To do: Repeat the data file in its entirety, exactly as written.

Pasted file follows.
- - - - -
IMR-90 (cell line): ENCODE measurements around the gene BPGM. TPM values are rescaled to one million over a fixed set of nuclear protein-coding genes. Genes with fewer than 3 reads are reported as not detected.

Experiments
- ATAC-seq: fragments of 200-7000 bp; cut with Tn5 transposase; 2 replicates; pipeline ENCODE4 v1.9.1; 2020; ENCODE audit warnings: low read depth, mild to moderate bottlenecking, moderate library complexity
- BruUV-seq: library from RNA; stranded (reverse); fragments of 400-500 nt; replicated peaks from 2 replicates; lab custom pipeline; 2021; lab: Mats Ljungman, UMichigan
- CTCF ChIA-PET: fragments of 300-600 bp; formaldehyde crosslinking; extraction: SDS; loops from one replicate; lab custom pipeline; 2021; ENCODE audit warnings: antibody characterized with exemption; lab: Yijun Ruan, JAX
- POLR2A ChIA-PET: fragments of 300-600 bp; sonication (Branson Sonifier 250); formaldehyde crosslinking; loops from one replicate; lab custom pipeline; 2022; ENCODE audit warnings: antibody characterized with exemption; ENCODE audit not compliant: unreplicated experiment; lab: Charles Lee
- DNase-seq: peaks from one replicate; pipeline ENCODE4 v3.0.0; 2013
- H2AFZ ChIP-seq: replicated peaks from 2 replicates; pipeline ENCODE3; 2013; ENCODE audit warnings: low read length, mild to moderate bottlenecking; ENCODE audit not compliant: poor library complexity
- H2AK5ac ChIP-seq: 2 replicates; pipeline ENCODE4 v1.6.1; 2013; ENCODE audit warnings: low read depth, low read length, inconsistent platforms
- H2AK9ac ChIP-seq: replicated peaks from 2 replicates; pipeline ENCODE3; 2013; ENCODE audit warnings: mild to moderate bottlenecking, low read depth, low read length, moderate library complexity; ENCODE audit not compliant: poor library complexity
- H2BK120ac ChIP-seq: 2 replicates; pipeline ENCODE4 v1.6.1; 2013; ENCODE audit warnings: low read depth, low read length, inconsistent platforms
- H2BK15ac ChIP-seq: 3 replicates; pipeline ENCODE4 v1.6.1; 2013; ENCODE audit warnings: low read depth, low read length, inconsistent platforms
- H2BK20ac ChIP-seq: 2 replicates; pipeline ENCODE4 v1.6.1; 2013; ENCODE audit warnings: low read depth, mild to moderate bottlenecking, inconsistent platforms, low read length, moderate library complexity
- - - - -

IMR-90 (cell line): ENCODE measurements around the gene BPGM. TPM values are rescaled to one million over a fixed set of nuclear protein-coding genes. Genes with fewer than 3 reads are reported as not detected.

Experiments
- ATAC-seq: fragments of 200-7000 bp; cut with Tn5 transposase; 2 replicates; pipeline ENCODE4 v1.9.1; 2020; ENCODE audit warnings: low read depth, mild to moderate bottlenecking, moderate library complexity
- BruUV-seq: library from RNA; stranded (reverse); fragments of 400-500 nt; replicated peaks from 2 replicates; lab custom pipeline; 2021; lab: Mats Ljungman, UMichigan
- CTCF ChIA-PET: fragments of 300-600 bp; formaldehyde crosslinking; extraction: SDS; loops from one replicate; lab custom pipeline; 2021; ENCODE audit warnings: antibody characterized with exemption; lab: Yijun Ruan, JAX
- POLR2A ChIA-PET: fragments of 300-600 bp; sonication (Branson Sonifier 250); formaldehyde crosslinking; loops from one replicate; lab custom pipeline; 2022; ENCODE audit warnings: antibody characterized with exemption; ENCODE audit not compliant: unreplicated experiment; lab: Charles Lee
- DNase-seq: peaks from one replicate; pipeline ENCODE4 v3.0.0; 2013
- H2AFZ ChIP-seq: replicated peaks from 2 replicates; pipeline ENCODE3; 2013; ENCODE audit warnings: low read length, mild to moderate bottlenecking; ENCODE audit not compliant: poor library complexity
- H2AK5ac ChIP-seq: 2 replicates; pipeline ENCODE4 v1.6.1; 2013; ENCODE audit warnings: low read depth, low read length, inconsistent platforms
- H2AK9ac ChIP-seq: replicated peaks from 2 replicates; pipeline ENCODE3; 2013; ENCODE audit warnings: mild to moderate bottlenecking, low read depth, low read length, moderate library complexity; ENCODE audit not compliant: poor library complexity
- H2BK120ac ChIP-seq: 2 replicates; pipeline ENCODE4 v1.6.1; 2013; ENCODE audit warnings: low read depth, low read length, inconsistent platforms
- H2BK15ac ChIP-seq: 3 replicates; pipeline ENCODE4 v1.6.1; 2013; ENCODE audit warnings: low read depth, low read length, inconsistent platforms
- H2BK20ac ChIP-seq: 2 replicates; pipeline ENCODE4 v1.6.1; 2013; ENCODE audit warnings: low read depth, mild to moderate bottlenecking, inconsistent platforms, low read length, moderate library complexity